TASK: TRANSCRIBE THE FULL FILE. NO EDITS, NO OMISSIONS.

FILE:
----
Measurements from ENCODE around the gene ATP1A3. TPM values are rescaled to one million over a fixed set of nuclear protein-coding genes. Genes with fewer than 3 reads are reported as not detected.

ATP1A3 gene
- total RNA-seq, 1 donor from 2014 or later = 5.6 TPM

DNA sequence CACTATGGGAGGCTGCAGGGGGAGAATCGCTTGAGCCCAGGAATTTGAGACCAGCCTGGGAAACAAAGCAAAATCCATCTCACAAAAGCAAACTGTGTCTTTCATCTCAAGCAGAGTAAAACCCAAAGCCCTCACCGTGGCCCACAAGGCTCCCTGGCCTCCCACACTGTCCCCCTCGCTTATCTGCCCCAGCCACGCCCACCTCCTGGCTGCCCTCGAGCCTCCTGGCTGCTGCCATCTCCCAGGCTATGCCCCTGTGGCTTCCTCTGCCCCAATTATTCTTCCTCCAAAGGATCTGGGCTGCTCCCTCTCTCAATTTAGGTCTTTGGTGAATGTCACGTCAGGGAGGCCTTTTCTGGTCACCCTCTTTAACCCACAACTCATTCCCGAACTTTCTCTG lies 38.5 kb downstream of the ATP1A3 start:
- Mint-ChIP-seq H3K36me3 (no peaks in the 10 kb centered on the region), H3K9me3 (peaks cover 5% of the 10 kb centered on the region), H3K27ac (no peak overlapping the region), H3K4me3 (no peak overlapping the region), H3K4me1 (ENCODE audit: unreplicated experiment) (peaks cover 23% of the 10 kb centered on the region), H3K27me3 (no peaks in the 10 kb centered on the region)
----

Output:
Measurements from ENCODE around the gene ATP1A3. TPM values are rescaled to one million over a fixed set of nuclear protein-coding genes. Genes with fewer than 3 reads are reported as not detected.

ATP1A3 gene
- total RNA-seq, 1 donor from 2014 or later = 5.6 TPM

DNA sequence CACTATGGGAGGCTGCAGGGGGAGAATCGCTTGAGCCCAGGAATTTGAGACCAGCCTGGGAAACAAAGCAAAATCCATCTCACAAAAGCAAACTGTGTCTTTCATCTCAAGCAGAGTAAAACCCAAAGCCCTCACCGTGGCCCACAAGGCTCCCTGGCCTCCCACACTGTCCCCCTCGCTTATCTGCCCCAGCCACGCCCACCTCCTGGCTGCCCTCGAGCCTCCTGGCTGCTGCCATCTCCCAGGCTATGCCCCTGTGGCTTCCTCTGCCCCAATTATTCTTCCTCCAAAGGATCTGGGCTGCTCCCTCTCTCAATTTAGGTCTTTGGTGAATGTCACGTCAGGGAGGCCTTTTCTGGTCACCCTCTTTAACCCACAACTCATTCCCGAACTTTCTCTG lies 38.5 kb downstream of the ATP1A3 start:
- Mint-ChIP-seq H3K36me3 (no peaks in the 10 kb centered on the region), H3K9me3 (peaks cover 5% of the 10 kb centered on the region), H3K27ac (no peak overlapping the region), H3K4me3 (no peak overlapping the region), H3K4me1 (ENCODE audit: unreplicated experiment) (peaks cover 23% of the 10 kb centered on the region), H3K27me3 (no peaks in the 10 kb centered on the region)